16 States Report Declines in the Number of Prisoners
WASHINGTON – As of June 30, 2008, state and federal correctional authorities had jurisdiction or legal authority over 1,610,584 prisoners. Additionally, 785,556 inmates were held in custody in local jails, the Bureau of Justice Statistics (BJS) in the Office of Justice Programs, U.S. Department of Justice, announced today.
During the six months ending June 30, 2008, the prison population increased by 0.8 percent, compared to 1.6 percent during the same period in 2007. The local jail population increased by 0.7 percent during the 12-month period ending June 30, 2008, accounting for the slowest growth in 27 years.
Sixteen states reported decreases in their prison populations. California (down 962 prisoners) and Kentucky (down 847) reported the largest decreases since yearend 2007.
While the prison populations in the remaining 34 states increased, growth slowed in 18 of these states. For these 18 states, prison populations increased by 1.6 percent in the first half of 2008 as compared to the increase of 3.1 percent in the first half of 2007. Minnesota experienced the largest growth rate (up 5.2 percent) in the first six months of 2008, followed by Maine (up 4.6 percent) and Rhode Island and South Carolina (both up 4.3 percent).
The federal prison system added 1,524 prisoners in the first six months of 2008, reaching a total of 201,142 prisoners. The 0.8 percent growth represented the smallest increase in the first six months since 1993 (when BJS began collecting data at midyear).
State and federal prisoners in private facilities increased 6.8 percent during the 12-month period, reaching 126,249 at midyear 2008. The federal system (32,712), Texas (19,851), and Florida (9,026) reported the largest number of prisoners in private facilities.
As of June 30, 2008, over 2.3 million inmates, or one in every 131 U.S. residents, were held in custody in state or federal prisons or in local jails, regardless of sentence length or conviction status. Since yearend 2000, the nation’s prison and jail custody populations have increased by 373,502 inmates (or 19 percent).
Over one-third of inmates held in custody at midyear 2008 were in local jails. More than half (52 percent) were housed in the 180 largest jail facilities, with average daily populations of 1,000 inmates or more. Overall, an estimated 13.6 million inmates were admitted to local jails during the 12-month period ending June 30, 2008.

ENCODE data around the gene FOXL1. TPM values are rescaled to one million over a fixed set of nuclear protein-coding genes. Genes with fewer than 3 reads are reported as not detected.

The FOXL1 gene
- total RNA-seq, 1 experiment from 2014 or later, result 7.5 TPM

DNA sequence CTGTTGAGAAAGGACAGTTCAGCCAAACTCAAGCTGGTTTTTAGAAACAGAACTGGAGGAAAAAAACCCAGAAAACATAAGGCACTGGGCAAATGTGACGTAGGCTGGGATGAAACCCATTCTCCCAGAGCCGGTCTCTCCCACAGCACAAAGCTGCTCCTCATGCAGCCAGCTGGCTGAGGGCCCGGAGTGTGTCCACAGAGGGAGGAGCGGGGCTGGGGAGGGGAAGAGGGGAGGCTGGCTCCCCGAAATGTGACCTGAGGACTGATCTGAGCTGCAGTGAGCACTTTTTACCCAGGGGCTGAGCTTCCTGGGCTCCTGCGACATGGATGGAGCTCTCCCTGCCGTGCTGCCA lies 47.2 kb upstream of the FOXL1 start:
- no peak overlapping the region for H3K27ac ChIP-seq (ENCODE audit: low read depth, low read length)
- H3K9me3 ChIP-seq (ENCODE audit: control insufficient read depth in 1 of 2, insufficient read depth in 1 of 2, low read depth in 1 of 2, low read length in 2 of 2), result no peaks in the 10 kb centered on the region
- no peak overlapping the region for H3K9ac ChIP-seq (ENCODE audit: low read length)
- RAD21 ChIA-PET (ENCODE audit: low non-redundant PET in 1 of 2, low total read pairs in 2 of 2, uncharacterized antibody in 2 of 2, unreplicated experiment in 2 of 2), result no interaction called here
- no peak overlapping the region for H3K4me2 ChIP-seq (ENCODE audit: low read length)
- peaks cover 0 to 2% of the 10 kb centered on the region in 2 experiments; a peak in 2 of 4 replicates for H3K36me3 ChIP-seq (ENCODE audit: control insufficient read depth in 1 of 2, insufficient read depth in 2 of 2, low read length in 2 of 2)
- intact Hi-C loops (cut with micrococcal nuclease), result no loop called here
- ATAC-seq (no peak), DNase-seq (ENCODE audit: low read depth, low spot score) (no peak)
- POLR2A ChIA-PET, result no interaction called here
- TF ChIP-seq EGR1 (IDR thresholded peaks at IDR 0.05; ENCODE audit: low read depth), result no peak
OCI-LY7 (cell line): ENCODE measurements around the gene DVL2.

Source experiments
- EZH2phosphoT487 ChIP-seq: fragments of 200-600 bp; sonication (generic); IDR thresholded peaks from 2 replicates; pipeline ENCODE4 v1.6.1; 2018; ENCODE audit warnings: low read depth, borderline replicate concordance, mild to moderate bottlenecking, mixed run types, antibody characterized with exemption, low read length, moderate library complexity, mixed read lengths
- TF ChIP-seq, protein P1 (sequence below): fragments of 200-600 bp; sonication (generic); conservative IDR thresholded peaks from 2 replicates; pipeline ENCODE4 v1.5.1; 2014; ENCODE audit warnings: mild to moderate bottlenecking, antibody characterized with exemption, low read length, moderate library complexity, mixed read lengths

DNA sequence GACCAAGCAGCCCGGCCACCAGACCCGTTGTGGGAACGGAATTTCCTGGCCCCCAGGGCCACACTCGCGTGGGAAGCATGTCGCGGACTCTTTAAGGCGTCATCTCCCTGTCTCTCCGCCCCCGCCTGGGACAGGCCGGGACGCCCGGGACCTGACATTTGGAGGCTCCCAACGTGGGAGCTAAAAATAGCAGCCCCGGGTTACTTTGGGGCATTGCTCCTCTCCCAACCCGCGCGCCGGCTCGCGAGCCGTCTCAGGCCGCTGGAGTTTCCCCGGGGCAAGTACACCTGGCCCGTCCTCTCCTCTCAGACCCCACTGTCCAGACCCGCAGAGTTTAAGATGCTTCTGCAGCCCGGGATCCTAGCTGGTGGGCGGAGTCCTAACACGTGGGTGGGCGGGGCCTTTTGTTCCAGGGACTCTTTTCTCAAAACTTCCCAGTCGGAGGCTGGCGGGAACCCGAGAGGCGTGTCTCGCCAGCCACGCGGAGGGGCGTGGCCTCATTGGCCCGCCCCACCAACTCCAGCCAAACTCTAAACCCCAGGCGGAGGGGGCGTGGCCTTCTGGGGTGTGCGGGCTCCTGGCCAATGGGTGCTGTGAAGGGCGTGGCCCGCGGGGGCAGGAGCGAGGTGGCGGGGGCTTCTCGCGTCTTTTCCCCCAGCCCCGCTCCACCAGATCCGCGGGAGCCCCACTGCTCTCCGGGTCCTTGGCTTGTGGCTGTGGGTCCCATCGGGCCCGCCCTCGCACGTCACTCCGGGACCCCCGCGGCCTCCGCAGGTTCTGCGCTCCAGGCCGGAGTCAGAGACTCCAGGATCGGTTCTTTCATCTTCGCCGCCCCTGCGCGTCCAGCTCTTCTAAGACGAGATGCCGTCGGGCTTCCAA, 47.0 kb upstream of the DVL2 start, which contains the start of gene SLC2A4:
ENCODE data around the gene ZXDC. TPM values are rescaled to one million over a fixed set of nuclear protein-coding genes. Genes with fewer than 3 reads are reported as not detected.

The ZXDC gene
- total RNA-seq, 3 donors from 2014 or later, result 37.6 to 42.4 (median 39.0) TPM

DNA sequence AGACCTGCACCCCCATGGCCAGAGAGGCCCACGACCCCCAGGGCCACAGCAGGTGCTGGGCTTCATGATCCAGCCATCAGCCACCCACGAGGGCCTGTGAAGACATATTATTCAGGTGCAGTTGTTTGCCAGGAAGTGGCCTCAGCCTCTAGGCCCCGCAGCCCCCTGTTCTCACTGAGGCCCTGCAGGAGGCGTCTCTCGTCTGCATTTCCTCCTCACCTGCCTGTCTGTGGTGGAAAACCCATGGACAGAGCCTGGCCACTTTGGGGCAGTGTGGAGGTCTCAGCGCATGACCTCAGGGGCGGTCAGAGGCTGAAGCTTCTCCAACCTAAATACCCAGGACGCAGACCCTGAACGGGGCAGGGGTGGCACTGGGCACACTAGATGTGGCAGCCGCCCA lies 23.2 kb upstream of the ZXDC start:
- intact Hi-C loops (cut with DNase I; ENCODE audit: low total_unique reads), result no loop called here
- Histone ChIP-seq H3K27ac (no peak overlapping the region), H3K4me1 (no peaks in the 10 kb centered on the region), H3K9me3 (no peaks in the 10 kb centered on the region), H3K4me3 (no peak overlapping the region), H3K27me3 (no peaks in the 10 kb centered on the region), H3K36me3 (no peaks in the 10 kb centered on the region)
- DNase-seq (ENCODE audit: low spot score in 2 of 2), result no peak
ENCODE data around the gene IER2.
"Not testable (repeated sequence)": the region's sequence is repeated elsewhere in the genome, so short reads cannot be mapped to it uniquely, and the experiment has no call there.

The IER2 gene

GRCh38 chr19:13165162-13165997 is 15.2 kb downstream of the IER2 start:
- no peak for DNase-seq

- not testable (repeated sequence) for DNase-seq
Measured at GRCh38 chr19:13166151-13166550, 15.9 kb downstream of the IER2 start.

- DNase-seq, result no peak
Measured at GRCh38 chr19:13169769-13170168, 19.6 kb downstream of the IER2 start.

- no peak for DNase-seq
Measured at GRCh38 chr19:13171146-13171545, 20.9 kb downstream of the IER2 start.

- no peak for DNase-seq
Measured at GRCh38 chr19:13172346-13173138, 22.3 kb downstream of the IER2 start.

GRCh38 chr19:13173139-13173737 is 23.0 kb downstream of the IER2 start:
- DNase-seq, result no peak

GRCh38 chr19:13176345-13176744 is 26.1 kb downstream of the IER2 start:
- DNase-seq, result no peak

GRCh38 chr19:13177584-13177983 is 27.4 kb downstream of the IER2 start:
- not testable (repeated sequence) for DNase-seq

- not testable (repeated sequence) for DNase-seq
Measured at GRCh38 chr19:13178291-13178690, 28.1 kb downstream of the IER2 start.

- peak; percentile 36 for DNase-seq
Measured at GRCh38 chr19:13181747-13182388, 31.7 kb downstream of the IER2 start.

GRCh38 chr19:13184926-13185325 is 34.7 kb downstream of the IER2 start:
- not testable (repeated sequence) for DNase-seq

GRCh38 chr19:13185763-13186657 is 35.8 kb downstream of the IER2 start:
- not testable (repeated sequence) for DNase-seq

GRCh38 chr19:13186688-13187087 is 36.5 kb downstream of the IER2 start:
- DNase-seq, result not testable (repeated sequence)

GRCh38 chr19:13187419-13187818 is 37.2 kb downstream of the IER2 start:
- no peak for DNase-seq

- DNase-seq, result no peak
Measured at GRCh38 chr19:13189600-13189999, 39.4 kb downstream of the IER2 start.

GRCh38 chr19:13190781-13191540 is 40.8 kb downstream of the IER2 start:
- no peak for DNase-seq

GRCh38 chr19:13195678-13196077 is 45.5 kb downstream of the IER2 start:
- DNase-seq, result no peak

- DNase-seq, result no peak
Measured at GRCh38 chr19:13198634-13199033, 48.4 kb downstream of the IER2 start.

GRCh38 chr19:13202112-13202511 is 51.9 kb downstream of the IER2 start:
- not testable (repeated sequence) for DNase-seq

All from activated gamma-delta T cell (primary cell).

Local jails operated at about 95 percent of their rated capacity as of June 30, 2008. During the preceding 12 months, the nation’s jail capacity increased by 14,911 beds, while the number of inmates increased by 5,382 persons.
Almost two-thirds (63 percent) of all jail inmates were awaiting court action or had not been convicted of their current charge, up from 56 percent in 2000. Based on jail jurisdictions that reported data, non-U.S. citizens made up 9.0 percent of their total jail population in 2008, up from 7.7 percent in 2007 and 6.1 percent in 2000.
Among inmates held in custody in prisons or jails, black males were incarcerated at 6.6 times the rate of white males. One in 21 black males was incarcerated at midyear 2008, compared to one in 138 white males. At midyear 2008, black males (846,000) outnumbered white males (712,500) and Hispanic males (427,000) among inmates in prisons and jails. About 37 percent of all male inmates at midyear 2008 were black, down 41 percent from midyear 2000.
Female incarceration rates were substantially lower than male incarceration rates at every age. Black females (with an incarceration rate of 349 per 100,000) were more than twice as likely as Hispanic females (147 per 100,000) and over 3.5 times more likely than white females (93 per 100,000) to have been in prison or jail on June 30, 2008. An estimated 207,700 women were held in prison or jails at midyear 2008, up 33 percent since midyear 2000.
The accompanying standardized tables, Prison Inmates at Midyear 2008 – Statistical Tables (NCJ 225619) and Jail Inmates at Midyear 2008 – Statistical Tables (NCJ 225709), were prepared by BJS statisticians Heather C. West, Todd D. Minton, and William J. Sabol. Following publication, the tables can be found at and .
For additional information about the Bureau of Justice Statistics’ statistical reports and programs, please visit the BJS Web site at http://www.ojp.usdoj.gov/bjs.
The Office of Justice Programs (OJP), headed by Acting Assistant Attorney General Laurie O. Robinson, provides federal leadership in developing the nation’s capacity to prevent and control crime, administer justice, and assist victims. OJP has five component bureaus: the Bureau of Justice Assistance; the Bureau of Justice Statistics; the National Institute of Justice; the Office of Juvenile Justice and Delinquency Prevention; and the Office for Victims of Crime. In addition, OJP has two program offices: the Community Capacity Development Office, which incorporates the Weed and Seed strategy, and the Office of Sex Offender Sentencing, Monitoring, Apprehending, Registering, and Tracking (SMART). More information can be found at http://www.ojp.gov.
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